Tonally whack Power Rangers reboot can’t quite sell the franchise pitch. Entertaining enough, if overlong, unfocused and ultimately forgettable.
Perhaps fitting for a film that revolves around slightly stroppy, brightly clad teens who come together to fight enormous evil golems while riding strange robots that meld together to create an even bigger strange robot, the brand new outing of the long running mighty morphing Power Rangers is a strange beast.
Predominantly Riverdale-lite with a very late in the game dash of CGI-overload monster movie mayhem, this latest reboot of the OTT Japanese martial arts throw-down series badly dubbed and recut with new material for American audiences from 1993, there’s something to be said for the vaguely serious approach taken by relative newcomer, Project Almanac director Dean Israelite.
From a dubious bull masturbation joke to an admittedly visceral car chase scene and a Weiner-like sexting scandal, Israelite’s addition to the cannon takes its time to establish the admittedly not-all-that-memorable outcasts who will eventually megazord together in perfect harmony.
John Gatins, who also worked on that other so-so monstrous reboot Kong: Skull Island, is on screenplay duty with a small squadron of storywriters behind him. They take a mighty long time to establish the various woes of our band of pretty and impressively diverse misfits making their way through the high school daze of sleepy Angel Grove.
The heroes who don’t know they’re destined to save the world, thanks to some long-buried glowing rings from dino times (it’s complicated) includes Australian actor Dacre Montgomery as bland jock and would-be Red Ranger Jason, Naomi Scott as the slightly sparkier Kimberley (Pink), and the screen time-poorer Ludi Lin and Becky G as Zack (Black) and Trini (Yellow) respectively.
The eminently likeable RJ Cyler is the only actor graced with much meat on the bones as future Blue Ranger Billy, an autistic young man obsessed with tech and uncovering the gold of days gone by, hence unwittingly discovering the power up rings that will empower them in a mining quarry via a nonsensical near-death experience that remains glaringly unexplained.
Ms G would most likely have been more interesting if the Yellow ranger’s laudable ‘coming out’ weren’t so wilfully obtuse and then completely ignored, so much so that some audience members may blink and miss that commendable equality drive altogether.
Despite the long-winded but thinly drawn characterisations, the kids are all likeable enough to get by on cruise control for younger audiences in particular, though the then interminable stretch before getting to the action may lose many. Even on discovering a buried spaceship populated by a wasted Bryan Cranston in massive CGI wall face form and similarly squandered Bill Hader as Lost in Space-style sassy robot Alpha 5, the Power Rangers take a very long time to fight anything at all, barring each other and some holograms in repetitive training montages.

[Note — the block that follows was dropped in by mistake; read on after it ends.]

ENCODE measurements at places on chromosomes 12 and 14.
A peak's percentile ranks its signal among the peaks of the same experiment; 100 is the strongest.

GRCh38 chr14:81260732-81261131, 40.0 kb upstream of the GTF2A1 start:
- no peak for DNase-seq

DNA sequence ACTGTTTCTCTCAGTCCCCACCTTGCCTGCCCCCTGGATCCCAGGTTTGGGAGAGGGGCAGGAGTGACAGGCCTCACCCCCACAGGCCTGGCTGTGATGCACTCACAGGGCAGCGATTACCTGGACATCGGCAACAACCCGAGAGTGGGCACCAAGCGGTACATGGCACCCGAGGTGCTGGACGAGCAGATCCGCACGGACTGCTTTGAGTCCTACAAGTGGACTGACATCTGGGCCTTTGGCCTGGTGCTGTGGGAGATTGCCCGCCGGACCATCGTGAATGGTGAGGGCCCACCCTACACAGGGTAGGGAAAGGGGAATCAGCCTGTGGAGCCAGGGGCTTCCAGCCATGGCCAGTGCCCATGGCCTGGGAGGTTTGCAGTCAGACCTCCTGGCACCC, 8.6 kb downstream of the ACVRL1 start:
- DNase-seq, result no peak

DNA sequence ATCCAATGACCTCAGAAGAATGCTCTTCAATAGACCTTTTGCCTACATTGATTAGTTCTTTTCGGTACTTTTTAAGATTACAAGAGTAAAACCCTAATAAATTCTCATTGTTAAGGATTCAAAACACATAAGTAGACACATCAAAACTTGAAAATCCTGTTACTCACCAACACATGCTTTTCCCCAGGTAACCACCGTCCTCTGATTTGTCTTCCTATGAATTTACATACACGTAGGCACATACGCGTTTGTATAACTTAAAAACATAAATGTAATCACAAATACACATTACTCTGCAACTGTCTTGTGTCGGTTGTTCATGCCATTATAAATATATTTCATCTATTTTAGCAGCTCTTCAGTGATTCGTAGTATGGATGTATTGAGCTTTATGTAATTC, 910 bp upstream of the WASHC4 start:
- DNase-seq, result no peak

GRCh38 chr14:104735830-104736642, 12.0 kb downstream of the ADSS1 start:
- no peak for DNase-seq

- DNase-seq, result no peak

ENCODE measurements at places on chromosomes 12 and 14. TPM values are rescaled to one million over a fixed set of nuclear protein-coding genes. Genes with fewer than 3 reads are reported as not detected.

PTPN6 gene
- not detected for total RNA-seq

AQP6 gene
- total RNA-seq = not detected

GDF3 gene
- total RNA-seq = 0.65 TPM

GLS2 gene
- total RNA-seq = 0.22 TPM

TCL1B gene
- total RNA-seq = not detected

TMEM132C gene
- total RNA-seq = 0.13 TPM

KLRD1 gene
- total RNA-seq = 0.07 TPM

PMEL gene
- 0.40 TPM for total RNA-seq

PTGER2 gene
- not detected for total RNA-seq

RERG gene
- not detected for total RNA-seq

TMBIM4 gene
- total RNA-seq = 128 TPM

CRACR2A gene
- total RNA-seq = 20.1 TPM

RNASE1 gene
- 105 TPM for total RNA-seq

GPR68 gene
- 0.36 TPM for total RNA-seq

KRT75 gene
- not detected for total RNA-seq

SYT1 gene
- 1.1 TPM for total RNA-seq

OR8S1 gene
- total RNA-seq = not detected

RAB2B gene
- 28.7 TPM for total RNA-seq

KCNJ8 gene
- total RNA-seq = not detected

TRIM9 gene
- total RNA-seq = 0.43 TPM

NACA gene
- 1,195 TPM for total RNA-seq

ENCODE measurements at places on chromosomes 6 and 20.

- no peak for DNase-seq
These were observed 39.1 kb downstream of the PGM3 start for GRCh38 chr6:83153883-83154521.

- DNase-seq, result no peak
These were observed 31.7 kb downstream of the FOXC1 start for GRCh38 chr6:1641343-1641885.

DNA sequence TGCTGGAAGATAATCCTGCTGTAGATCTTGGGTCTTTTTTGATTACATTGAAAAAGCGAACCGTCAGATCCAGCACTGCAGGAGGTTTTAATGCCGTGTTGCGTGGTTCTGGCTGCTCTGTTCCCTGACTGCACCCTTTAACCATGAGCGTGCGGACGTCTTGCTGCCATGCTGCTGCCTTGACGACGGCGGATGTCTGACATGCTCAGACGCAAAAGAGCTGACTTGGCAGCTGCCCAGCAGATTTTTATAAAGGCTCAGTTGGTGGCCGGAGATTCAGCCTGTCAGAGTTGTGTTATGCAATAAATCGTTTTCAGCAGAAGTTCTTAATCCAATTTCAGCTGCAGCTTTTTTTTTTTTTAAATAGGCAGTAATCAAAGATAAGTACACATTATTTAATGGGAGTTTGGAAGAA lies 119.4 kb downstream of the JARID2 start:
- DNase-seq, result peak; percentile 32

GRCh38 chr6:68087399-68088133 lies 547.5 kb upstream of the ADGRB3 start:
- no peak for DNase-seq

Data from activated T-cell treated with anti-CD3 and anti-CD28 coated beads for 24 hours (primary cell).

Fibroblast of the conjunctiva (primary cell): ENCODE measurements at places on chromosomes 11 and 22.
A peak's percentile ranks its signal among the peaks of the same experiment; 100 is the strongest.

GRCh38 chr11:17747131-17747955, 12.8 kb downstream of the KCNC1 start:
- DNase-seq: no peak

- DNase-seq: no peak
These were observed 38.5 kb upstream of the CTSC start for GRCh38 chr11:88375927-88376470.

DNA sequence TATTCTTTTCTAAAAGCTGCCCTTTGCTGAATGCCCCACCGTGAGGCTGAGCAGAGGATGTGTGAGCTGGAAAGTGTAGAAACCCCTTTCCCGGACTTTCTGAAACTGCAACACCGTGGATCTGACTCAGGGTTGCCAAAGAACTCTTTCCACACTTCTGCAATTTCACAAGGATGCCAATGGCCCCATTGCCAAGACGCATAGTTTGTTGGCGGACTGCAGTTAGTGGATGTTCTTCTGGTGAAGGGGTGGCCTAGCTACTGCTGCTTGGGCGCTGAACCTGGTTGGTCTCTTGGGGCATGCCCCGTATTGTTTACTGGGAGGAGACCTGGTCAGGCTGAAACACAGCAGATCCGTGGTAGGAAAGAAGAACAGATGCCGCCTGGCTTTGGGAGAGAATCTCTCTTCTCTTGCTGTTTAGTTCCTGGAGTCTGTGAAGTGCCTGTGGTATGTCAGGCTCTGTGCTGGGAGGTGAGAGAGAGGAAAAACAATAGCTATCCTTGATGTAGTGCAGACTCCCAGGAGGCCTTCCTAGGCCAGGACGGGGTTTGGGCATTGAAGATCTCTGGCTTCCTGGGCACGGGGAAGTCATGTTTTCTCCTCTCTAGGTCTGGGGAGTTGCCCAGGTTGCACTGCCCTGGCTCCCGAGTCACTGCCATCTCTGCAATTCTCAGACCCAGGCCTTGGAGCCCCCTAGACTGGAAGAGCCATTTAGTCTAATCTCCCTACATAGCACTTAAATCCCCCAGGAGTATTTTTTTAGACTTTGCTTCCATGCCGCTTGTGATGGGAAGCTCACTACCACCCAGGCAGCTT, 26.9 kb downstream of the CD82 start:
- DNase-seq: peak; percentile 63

Elizabeth Banks rocks up late as classic series villain Rita Repulsa, the laughably named ex-ranger with centuries-long beef returned from the dead to take down this new batch of do-gooders, but once again she doesn’t really have much to work with and, much like the movie, can’t quite strike the balance between all-out camp comedy and parentally approved, softly softly menace.
What Power Rangers really needed to do was embrace its joyously daft premise. Whatever Kripsy Kreme paid for their truly bizarre product placement in the shape of a surreal recurring joke, they are to be commended as the only participant on the right page, gleefully upstaging everyone else involved – barring Cyler – including a mid-donut gorge Banks.
Despite the odd pacing and po-faced nature, Power Rangers is a handsome-looking film with great cinematography by Netflix’ Daredevil director of photography Matthew J Lloyd, ensuring it feels a lot better than it has any right to. Some of the heavy lifting is done by the soundtrack too, including a maudlin take on Stand By Me by Bootstraps.
If the final act descends into substandard superhero smack-down shenanigans, at least the film knows it, with an on-the-nose Transformers joke landing like a wrecking ball on a nudge nudge yellow and black-striped car. If only Israelite could have struck a more sure balance between the off-the-wall humour and faux-serious drama, Power Rangers may have soared.
As it is, Israelite’s is a fun enough but instantly forgettable franchise pitch (complete with a weirdly teased team addition) that doesn’t seem to know who, exactly, it’s aiming for.
Stephen A Russell @SARussellwords